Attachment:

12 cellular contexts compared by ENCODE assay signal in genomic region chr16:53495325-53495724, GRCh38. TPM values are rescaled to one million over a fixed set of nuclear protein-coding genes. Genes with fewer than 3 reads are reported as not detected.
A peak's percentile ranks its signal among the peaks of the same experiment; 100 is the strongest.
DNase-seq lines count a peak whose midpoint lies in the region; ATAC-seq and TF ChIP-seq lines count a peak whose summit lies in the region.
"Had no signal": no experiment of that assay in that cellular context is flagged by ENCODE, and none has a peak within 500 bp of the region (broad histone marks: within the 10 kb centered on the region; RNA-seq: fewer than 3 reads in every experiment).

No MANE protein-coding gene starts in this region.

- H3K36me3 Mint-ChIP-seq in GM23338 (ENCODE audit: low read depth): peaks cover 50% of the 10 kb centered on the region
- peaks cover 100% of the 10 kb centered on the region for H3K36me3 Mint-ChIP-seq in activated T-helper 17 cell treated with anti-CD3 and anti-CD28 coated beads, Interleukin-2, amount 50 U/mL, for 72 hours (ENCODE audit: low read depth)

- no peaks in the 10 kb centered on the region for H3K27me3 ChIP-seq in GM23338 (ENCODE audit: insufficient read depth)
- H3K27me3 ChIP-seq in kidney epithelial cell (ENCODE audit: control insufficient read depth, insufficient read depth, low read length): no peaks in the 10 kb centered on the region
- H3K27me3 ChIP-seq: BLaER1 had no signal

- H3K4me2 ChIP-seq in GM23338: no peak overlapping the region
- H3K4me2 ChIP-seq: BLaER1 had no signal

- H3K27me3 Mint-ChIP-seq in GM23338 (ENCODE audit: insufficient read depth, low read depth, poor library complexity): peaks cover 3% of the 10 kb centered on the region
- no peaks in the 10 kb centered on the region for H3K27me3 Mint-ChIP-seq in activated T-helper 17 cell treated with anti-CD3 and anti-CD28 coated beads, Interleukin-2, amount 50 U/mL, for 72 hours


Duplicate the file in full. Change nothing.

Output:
12 cellular contexts compared by ENCODE assay signal in genomic region chr16:53495325-53495724, GRCh38. TPM values are rescaled to one million over a fixed set of nuclear protein-coding genes. Genes with fewer than 3 reads are reported as not detected.
A peak's percentile ranks its signal among the peaks of the same experiment; 100 is the strongest.
DNase-seq lines count a peak whose midpoint lies in the region; ATAC-seq and TF ChIP-seq lines count a peak whose summit lies in the region.
"Had no signal": no experiment of that assay in that cellular context is flagged by ENCODE, and none has a peak within 500 bp of the region (broad histone marks: within the 10 kb centered on the region; RNA-seq: fewer than 3 reads in every experiment).

No MANE protein-coding gene starts in this region.

- H3K36me3 Mint-ChIP-seq in GM23338 (ENCODE audit: low read depth): peaks cover 50% of the 10 kb centered on the region
- peaks cover 100% of the 10 kb centered on the region for H3K36me3 Mint-ChIP-seq in activated T-helper 17 cell treated with anti-CD3 and anti-CD28 coated beads, Interleukin-2, amount 50 U/mL, for 72 hours (ENCODE audit: low read depth)

- no peaks in the 10 kb centered on the region for H3K27me3 ChIP-seq in GM23338 (ENCODE audit: insufficient read depth)
- H3K27me3 ChIP-seq in kidney epithelial cell (ENCODE audit: control insufficient read depth, insufficient read depth, low read length): no peaks in the 10 kb centered on the region
- H3K27me3 ChIP-seq: BLaER1 had no signal

- H3K4me2 ChIP-seq in GM23338: no peak overlapping the region
- H3K4me2 ChIP-seq: BLaER1 had no signal

- H3K27me3 Mint-ChIP-seq in GM23338 (ENCODE audit: insufficient read depth, low read depth, poor library complexity): peaks cover 3% of the 10 kb centered on the region
- no peaks in the 10 kb centered on the region for H3K27me3 Mint-ChIP-seq in activated T-helper 17 cell treated with anti-CD3 and anti-CD28 coated beads, Interleukin-2, amount 50 U/mL, for 72 hours